BENNINGTON >> It was a day to remember those whose memories are fading.
Roughly 100 activists walked two miles and raised more than $10,000 Sunday to help fight Alzheimer's disease.
The Vermont Alzheimer's Association hosted its annual Walk to End Alzheimer's at Willow Park. Mary Thon, Alzheimer's Association development specialist, talked about how she lost her mother to the disease at age 67. She reflected on the impact the disease has on surrounding loved ones, including the caregivers.
Participants held up cloth flowers in unison. Blue flowers stood for the individual who is diagnosed with Alzheimer's; purple symbolized that the individual lost someone to the disease; yellow meant that the individual is a caregiver; and orange flower holders raised them up as supporters of the movement.
"In the United States today, more than 5 million people live with Alzheimer's disease and over 15 million individuals are serving as their unpaid caregivers. As the prevalence of this disease continues to grow, cost of care has escalated into the hundreds of billions and it's destroying families, finances and the future," Thon said. "I'm standing here today because I truly believe that the end of Alzheimer's starts with me."
Melissa Squires can vouch for the growing care costs and the impact on families. Her family relocated their mother who's in her early 60s to a local care facility because compensation wasn't available to become a caregiver. She said unless the one diagnosed couldn't go to the bathroom or get dressed on their own, then she couldn't qualify, despite her mother's decline in mental capabilities.
"It's more on a physical note," Squires said. "My mom is young and therefore my siblings and I are on the younger side and we have families and jobs. None of us could do the care giving full time. We were filling in when we didn't have the hours. It was very difficult."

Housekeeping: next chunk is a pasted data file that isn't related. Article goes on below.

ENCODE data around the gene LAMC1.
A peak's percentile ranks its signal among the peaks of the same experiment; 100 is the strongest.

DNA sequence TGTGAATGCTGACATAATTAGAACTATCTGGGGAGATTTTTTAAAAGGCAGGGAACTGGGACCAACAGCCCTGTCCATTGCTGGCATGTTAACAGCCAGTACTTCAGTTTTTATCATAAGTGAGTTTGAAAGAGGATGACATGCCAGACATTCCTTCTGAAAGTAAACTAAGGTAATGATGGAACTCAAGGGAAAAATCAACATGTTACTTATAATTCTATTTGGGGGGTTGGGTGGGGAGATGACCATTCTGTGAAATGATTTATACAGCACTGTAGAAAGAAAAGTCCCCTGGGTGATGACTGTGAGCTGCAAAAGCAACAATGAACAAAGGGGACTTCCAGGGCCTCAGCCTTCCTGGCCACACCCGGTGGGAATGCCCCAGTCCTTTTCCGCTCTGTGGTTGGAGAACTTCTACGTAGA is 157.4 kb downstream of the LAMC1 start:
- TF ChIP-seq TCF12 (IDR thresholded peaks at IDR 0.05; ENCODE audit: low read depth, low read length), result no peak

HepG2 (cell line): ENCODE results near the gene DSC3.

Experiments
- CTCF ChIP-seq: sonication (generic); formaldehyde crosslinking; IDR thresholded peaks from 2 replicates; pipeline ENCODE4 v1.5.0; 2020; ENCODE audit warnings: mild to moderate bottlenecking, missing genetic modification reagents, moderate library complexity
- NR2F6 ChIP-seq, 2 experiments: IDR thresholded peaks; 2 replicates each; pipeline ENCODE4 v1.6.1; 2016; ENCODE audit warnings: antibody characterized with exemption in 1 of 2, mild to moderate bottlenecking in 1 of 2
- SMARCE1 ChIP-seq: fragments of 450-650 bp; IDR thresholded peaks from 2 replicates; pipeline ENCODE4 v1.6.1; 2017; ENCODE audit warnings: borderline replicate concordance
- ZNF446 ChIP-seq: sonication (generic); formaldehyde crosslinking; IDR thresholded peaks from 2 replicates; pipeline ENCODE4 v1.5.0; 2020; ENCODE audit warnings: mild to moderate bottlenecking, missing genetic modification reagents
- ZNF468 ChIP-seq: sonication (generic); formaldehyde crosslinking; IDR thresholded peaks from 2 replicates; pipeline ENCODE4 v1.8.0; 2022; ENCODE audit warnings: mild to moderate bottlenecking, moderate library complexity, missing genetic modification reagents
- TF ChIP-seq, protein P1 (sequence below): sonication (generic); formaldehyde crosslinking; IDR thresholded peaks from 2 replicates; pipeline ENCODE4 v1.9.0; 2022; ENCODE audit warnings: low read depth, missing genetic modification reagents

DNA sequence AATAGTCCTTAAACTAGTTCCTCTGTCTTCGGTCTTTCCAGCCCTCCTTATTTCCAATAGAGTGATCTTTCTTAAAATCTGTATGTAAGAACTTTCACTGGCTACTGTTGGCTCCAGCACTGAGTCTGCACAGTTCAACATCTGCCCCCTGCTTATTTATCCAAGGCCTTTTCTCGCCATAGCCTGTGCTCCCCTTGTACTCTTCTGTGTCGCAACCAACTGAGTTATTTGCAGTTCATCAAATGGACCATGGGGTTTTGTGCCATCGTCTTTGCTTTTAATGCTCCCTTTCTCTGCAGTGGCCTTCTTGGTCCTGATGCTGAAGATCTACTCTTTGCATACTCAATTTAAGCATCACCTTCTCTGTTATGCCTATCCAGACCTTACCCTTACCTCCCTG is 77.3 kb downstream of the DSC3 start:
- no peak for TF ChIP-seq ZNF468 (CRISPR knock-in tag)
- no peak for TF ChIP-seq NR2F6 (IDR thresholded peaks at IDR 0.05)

Squires' grandmother still lives at home, she noted.
"She's 93 and she had taken care of her parents in that same home when they passed," she said. "We fought tooth and nail to give my grandmother that. It's heartbreaking to not be able to do it for mom. She progressed further. Once you get rid of a set of symptoms, you tend to pick up another set of symptoms. She still needs round the clock care."
The Alzheimer's Association offers a number of resources to get certified as a caregiver. They include online care training and certification, free e-learning workshops, local workshops and trainings, and literature on care giving.
Squires said it took years to get a diagnosis from a neurologist after several physician appointments. Even then, her family had to learn everything about the disease on their own.
"Basically we were told 'she has Alzheimer's, good luck,'" she said.
Having the power of attorney was the most important part of dealing with financials, Squires noted.
She is now a trained volunteer community educator. She acquired the title after attending her first walk three years ago in Bennington. Since then she's learned a lot about the disease, including how a healthy diet and exercise can help with prevention. Eleven teams formed to raise money at the walk. Harry's Harriers had the most participants, 12, and raised the most — $1,675. Other teams were The Unforgettables, CLR Strutters, Southwestern Vermont Career Development Center, Vermont Tech Nursing Classes and many more.
Edward Jones served as the walk's national sponsor.
Alzheimer's is a form of dementia — a general term for memory loss. It occurs when plaques — protein fragment deposits — and tangles — twisted fibers of a protein called "tau" — build up inside cells. This happens in areas of the brain involved in memory and eventually spreads to the rest of the brain, according to the Alzheimer's Association.
In 1983, President Ronald Reagan declared November as National Alzheimer's Awareness Month and those who wish to support it should wear purple.
For more information visit www.alz.org/.
— Contact Makayla-Courtney McGeeney at 802-490-6471.